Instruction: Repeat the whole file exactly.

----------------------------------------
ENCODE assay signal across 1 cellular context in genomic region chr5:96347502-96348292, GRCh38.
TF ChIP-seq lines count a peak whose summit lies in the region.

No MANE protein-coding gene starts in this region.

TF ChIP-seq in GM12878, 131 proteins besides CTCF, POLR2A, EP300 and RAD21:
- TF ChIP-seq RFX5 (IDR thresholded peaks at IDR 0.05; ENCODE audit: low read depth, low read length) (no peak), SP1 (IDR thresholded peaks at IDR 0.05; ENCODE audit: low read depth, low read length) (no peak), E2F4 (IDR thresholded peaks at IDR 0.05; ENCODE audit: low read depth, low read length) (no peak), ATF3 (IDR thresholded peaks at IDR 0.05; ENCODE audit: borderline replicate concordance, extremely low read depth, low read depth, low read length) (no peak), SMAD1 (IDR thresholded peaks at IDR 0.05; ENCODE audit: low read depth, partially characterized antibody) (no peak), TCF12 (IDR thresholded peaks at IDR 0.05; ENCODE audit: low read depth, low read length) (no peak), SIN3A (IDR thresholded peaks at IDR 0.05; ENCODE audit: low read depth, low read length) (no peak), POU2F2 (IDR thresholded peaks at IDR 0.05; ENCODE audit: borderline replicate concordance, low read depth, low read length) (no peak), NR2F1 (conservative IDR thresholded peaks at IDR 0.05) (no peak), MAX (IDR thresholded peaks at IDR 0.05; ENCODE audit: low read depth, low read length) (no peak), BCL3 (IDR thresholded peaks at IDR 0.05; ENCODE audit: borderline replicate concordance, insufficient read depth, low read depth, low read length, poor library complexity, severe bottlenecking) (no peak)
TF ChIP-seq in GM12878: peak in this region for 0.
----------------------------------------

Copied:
ENCODE assay signal across 1 cellular context in genomic region chr5:96347502-96348292, GRCh38.
TF ChIP-seq lines count a peak whose summit lies in the region.

No MANE protein-coding gene starts in this region.

TF ChIP-seq in GM12878, 131 proteins besides CTCF, POLR2A, EP300 and RAD21:
- TF ChIP-seq RFX5 (IDR thresholded peaks at IDR 0.05; ENCODE audit: low read depth, low read length) (no peak), SP1 (IDR thresholded peaks at IDR 0.05; ENCODE audit: low read depth, low read length) (no peak), E2F4 (IDR thresholded peaks at IDR 0.05; ENCODE audit: low read depth, low read length) (no peak), ATF3 (IDR thresholded peaks at IDR 0.05; ENCODE audit: borderline replicate concordance, extremely low read depth, low read depth, low read length) (no peak), SMAD1 (IDR thresholded peaks at IDR 0.05; ENCODE audit: low read depth, partially characterized antibody) (no peak), TCF12 (IDR thresholded peaks at IDR 0.05; ENCODE audit: low read depth, low read length) (no peak), SIN3A (IDR thresholded peaks at IDR 0.05; ENCODE audit: low read depth, low read length) (no peak), POU2F2 (IDR thresholded peaks at IDR 0.05; ENCODE audit: borderline replicate concordance, low read depth, low read length) (no peak), NR2F1 (conservative IDR thresholded peaks at IDR 0.05) (no peak), MAX (IDR thresholded peaks at IDR 0.05; ENCODE audit: low read depth, low read length) (no peak), BCL3 (IDR thresholded peaks at IDR 0.05; ENCODE audit: borderline replicate concordance, insufficient read depth, low read depth, low read length, poor library complexity, severe bottlenecking) (no peak)
TF ChIP-seq in GM12878: peak in this region for 0.